The first autonomous cars available to the British public will have no markings to say they are driven by computer, because there is a risk that human drivers will attempt to bully them out of the way.
A small fleet of 100 self-driving Volvo XC90 sports utility vehicles will be leased to customers in London as part of a pilot scheme starting in 2018. The reason for the cars bearing no markings is because Volvo is worried that aggressive motorists will drive closely to the safety-conscious autonomous cars, which are more likely to yield than humans.
Speaking to the Observer, Volvo senior technical leader Erik Coelingh said: "From the outside you won't see that it's a self-driving car. From a purely scientific perspective it would be interesting to have some cars that are marked as self-driving cars and some that are not and see whether other road users react in a different way."
Coelingh admits he isn't sure exactly how other drivers would react to a car marked as autonomous. "Just to be on the safe side they will all be unmarked cars. I'm pretty sure that people will challenge them if they are marked by doing really harsh braking in front of a self-driving car or putting themselves in the way."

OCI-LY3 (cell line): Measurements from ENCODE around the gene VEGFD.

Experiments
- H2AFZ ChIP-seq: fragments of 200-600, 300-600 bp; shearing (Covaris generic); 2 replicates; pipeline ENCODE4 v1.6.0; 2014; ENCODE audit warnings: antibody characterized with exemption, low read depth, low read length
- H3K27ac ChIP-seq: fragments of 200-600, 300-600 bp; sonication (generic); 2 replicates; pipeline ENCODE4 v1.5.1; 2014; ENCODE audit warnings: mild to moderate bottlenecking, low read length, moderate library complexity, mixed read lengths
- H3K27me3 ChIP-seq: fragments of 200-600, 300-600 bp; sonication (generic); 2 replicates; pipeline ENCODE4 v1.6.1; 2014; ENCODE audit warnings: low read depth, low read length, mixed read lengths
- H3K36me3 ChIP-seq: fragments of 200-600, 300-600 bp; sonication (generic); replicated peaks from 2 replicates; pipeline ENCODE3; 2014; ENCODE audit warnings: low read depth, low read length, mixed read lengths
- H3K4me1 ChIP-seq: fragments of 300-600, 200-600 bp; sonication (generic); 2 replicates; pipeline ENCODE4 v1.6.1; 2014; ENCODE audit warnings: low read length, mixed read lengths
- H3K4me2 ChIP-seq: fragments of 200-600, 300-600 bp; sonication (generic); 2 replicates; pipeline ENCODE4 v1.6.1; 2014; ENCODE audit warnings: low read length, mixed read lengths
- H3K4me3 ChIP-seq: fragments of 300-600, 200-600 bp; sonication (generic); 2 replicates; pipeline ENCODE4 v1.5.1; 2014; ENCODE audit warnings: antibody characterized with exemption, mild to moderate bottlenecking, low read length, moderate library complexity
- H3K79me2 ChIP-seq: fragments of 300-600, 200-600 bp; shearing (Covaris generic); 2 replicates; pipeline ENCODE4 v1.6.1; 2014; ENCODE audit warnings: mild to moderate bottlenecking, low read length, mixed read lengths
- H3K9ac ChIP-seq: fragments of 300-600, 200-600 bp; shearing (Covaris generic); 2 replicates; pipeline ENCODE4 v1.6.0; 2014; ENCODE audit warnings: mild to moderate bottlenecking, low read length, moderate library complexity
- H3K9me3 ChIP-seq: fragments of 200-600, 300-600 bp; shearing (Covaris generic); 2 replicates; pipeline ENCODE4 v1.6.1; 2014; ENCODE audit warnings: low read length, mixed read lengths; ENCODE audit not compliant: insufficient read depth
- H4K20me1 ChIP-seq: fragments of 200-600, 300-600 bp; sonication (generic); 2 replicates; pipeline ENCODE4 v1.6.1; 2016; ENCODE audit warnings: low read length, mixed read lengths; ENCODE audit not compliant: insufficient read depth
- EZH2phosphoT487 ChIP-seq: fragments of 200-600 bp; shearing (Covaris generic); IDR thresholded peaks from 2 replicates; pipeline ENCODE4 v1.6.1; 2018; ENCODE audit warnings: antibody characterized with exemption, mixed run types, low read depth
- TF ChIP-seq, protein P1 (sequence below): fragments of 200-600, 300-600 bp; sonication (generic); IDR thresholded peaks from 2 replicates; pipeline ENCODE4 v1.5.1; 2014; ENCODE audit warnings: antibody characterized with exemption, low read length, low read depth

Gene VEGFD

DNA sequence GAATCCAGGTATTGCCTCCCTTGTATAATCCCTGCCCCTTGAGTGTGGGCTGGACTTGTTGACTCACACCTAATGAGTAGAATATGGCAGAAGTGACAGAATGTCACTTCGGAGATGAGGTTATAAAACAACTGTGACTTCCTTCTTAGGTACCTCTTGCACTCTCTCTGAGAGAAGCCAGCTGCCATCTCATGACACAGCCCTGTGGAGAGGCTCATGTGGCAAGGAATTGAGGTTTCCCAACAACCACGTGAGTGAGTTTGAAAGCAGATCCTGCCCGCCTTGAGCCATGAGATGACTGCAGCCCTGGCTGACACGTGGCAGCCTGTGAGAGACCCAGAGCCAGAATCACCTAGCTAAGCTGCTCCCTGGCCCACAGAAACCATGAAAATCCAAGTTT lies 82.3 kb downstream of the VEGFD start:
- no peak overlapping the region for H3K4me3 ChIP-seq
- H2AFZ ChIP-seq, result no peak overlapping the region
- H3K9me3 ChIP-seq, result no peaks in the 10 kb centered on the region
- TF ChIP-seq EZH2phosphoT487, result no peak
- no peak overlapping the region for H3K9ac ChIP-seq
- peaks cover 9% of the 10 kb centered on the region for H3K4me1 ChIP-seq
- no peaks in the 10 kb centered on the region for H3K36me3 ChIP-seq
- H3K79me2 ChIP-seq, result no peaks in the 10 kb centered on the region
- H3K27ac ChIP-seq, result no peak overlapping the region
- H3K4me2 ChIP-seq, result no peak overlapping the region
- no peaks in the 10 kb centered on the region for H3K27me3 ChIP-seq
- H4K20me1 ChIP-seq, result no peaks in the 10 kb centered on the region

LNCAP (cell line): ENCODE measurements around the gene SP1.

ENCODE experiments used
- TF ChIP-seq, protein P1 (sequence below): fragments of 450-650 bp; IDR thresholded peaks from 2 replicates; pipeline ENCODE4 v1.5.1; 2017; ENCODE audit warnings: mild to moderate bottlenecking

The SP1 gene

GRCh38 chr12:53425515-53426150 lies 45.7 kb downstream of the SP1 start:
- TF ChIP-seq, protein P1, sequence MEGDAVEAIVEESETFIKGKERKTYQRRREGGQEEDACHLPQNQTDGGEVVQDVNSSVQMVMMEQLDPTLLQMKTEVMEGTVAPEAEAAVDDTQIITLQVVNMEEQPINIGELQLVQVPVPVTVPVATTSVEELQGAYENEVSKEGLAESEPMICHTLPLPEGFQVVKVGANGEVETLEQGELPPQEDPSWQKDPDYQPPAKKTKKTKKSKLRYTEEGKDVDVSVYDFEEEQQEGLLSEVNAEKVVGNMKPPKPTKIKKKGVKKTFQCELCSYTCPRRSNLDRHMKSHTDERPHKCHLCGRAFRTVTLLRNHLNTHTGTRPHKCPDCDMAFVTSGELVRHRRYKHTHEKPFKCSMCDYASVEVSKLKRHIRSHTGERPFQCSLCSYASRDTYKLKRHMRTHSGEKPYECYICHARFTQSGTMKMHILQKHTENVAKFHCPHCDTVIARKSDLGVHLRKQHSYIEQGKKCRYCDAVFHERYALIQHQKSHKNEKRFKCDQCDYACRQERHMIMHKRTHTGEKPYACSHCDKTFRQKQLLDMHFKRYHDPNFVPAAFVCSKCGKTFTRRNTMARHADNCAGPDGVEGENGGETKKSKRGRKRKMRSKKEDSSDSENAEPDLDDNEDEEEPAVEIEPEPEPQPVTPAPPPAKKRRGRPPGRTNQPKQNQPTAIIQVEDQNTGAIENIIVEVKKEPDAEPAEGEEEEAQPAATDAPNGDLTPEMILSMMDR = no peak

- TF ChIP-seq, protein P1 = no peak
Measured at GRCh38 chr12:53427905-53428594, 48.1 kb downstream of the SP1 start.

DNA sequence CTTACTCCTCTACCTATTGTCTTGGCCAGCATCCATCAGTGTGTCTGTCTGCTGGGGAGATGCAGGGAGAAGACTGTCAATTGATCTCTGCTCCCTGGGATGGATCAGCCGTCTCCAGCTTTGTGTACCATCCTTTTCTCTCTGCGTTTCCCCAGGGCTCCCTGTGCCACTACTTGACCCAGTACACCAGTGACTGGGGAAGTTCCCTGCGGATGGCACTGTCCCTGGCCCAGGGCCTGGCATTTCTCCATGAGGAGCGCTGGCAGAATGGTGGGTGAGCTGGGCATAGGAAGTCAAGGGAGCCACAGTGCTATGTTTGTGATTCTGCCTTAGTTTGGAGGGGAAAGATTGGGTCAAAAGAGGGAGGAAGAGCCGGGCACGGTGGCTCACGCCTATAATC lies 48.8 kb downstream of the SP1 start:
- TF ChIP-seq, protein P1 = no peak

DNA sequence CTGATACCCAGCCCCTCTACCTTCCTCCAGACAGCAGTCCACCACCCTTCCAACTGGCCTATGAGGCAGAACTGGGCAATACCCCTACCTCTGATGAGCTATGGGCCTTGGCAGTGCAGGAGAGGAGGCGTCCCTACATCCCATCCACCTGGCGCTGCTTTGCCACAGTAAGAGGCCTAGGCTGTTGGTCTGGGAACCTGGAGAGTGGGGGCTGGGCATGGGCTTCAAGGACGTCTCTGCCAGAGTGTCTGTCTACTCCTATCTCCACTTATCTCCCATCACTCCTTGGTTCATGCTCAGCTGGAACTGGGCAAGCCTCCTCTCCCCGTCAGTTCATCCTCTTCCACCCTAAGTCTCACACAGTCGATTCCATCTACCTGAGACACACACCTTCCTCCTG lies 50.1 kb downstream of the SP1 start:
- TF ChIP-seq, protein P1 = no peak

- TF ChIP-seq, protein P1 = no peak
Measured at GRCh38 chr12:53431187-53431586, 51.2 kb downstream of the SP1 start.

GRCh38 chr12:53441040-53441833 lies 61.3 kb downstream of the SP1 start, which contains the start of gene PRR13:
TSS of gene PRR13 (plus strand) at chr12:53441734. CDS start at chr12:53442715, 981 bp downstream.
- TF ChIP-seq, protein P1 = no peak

Volvo's concerns echo the findings of a London School of Economics survey published earlier in October. It found that aggressive drivers would likely attempt to bully autonomous cars out of the way. One of the 12,000 drivers who took part in the survey said: "I'll be overtaking all the time because they'll be sticking to the rules."
Volvo will need to find a way of installing the lidar and camera systems needed for autonomous driving as subtly as possible. Even if there is no branding, a car with camera equipment and sensors on its roof will raise suspicion among other drivers.
The London pilot scheme will come after Volvo begins a similar trial, called Drive Me, in Gothenburg, Sweden in 2017. Customers will be able to drive the cars normally but will be asked to switch into a fully autonomous mode on certain roads. For the UK trial the M4 connecting Heathrow airport and central London will be one such road.
Volvo wants to understand how best to teach its cars to navigate real-world traffic, including the unpredictable and sometimes erratic and aggressive behaviour of other motorists. Despite the obvious challenges, Coelingh reinstated Volvo's assurance that it will be responsible for any incident caused by the autonomous car when the self-driving mode is switched on.
"If there is a crash and the car is in self-driving mode, even if the driver is reading a newspaper, then we – Volvo – are responsible," he said.